200341
Canada  

Alberta premier Danielle Smith calls for new arena in Calgary

Smith wants a new arena

CALGARY — Alberta's premier has stated her support for a new arena in Calgary to house the NHL's Flames and wants the province to get involved.

Danielle Smith said in a statement Tuesday that the 39-year-old Saddledome has served the community well, but can no longer compete with new buildings across North America for events, concerts and sports

"One need only look north to Rogers Place to see the host of world-class events being attracted to Edmonton along with the ongoing economic revitalization that facility has brought to its downtown core," Smith wrote.

"Simply stated, Calgary needs a new world class event centre and arena, and the time to commence with this project is now."

Calgary Sports and Entertainment Corporation (CSEC) and the city have restarted talks on a new event centre after a previous agreement collapsed last year.

The province didn't contribute any money to the construction of Edmonton's Rogers Place that opened in 2016, nor has it committed any dollars to Calgary's new building.

Smith wants to find ways the province could help the city and the Flames complete the project.

She's assigned Calgary-Hays MLA and former city councillor Ric McIver to be the province's representative. 

McIver is the Alberta's former municipal affairs minister who was dropped from United Conservative Party cabinet last week.

"I've asked him to reach out to both the city and CSEC on how the province can be helpful in this regard," Smith said.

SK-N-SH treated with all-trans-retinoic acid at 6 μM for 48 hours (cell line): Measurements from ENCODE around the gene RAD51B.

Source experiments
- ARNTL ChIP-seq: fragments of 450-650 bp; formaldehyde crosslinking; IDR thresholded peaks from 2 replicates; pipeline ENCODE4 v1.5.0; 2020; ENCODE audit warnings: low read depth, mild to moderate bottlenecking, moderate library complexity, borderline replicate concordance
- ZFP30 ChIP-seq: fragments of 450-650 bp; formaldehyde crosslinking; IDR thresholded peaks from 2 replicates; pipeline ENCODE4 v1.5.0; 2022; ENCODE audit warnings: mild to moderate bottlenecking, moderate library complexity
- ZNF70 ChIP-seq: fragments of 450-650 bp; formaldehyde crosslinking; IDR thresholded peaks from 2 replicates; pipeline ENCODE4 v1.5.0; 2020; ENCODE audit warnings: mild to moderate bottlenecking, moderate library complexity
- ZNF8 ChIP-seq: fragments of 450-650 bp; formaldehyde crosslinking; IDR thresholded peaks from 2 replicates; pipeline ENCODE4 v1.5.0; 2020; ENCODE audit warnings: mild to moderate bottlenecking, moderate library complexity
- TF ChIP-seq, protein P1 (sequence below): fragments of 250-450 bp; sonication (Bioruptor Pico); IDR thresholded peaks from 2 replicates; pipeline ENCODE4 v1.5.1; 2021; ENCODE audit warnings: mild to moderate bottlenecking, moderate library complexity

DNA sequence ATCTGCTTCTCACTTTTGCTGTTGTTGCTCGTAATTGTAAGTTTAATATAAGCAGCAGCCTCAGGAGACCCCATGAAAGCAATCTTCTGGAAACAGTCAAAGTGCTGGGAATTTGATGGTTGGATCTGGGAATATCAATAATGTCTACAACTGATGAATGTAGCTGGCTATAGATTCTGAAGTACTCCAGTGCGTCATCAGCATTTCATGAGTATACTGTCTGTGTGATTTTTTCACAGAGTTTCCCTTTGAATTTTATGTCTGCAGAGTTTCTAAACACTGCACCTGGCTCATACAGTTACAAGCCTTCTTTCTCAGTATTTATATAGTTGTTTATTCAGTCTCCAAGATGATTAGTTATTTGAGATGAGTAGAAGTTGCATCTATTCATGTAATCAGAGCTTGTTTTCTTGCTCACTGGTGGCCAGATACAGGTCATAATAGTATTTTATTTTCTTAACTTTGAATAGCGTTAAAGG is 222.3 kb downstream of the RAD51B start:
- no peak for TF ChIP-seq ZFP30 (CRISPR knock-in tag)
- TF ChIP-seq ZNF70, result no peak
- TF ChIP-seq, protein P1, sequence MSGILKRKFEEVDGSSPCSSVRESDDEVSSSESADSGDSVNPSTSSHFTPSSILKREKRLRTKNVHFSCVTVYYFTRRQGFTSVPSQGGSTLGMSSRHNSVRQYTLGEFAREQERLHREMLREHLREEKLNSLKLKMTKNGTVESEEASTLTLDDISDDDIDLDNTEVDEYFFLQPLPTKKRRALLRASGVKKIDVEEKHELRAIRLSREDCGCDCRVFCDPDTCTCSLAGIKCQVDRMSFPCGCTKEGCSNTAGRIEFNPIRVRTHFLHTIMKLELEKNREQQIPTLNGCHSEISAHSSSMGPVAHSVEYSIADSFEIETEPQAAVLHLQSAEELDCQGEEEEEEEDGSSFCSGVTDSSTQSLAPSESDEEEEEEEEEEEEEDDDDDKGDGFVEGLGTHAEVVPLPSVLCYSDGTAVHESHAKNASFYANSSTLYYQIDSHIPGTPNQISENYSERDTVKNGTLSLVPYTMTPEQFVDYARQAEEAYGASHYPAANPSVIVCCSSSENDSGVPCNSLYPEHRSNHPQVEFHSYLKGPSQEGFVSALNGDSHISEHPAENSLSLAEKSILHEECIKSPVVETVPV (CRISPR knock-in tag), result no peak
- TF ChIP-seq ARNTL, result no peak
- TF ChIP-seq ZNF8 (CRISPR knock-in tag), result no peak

"As someone who has lived most of my life in Calgary, I know the Flames are an integral part of the fabric of the city, not to mention a critical direct and indirect economic driver and job creator for the community."

The initial estimate for Calgary's event centre was $550 million split between the two parties, but that figure increased to $634 million. 

Shovels were scheduled to hit the ground this year for a 19,000-seat hockey arena and concert venue, but the Flames withdrew because of rising costs. 

Calgary city council voted in January to recruit a third party to get the project back on track.

Commercial real estate moguls John Fisher, Guy Huntingford and Phil Swift were tasked with determining whether the Flames still wanted to partner on an arena, or if the city should look for other potential partners.

The work concluded with the Flames agreeing to re-enter arena talks with the city.

The city will be represented in negotiations by CAA ICON, which has managed the development of other arenas and stadiums, including Rogers Place.

Edmonton's new arena cost $483.5 million to build, but the add-ons of a pedestrian corridor and transit connection, a community arena and a convention space called the Winter Garden brought the total cost of the project to $613 million. 

The Saddledome is the second-oldest arena in the NHL behind New York's Madison Square Garden.

The proposed event centre on a parcel of land north of the Saddledome is envisioned as the heart of a larger revitalized commercial and residential district on the downtown's east side near the Stampede grounds.

Just weeks after the Flames and the city agreed to an amended deal in July, 2021, it fell apart when the city added an additional $19 million in roadwork and climate mitigation to the project, and wanted the Flames to pay for $10 million of that.

CSEC president and CEO John Bean said then that not only would CSEC's share be $346.5 million compared to the city's $287.5 million, but the Flames bore the risk of any more rising costs.

CSEC also owns the American Hockey League's Wranglers, Western Hockey League's Hitmen, Canadian Football League's Stampeders and National Lacrosse League's Roughnecks.

After relocating from Stockton, Calif., for this season, the Wranglers joined the Flames, Hitmen and Roughnecks in playing home games out of the Saddledome this season.

This report by The Canadian Press was first published Oct. 25, 2022.



More Canada News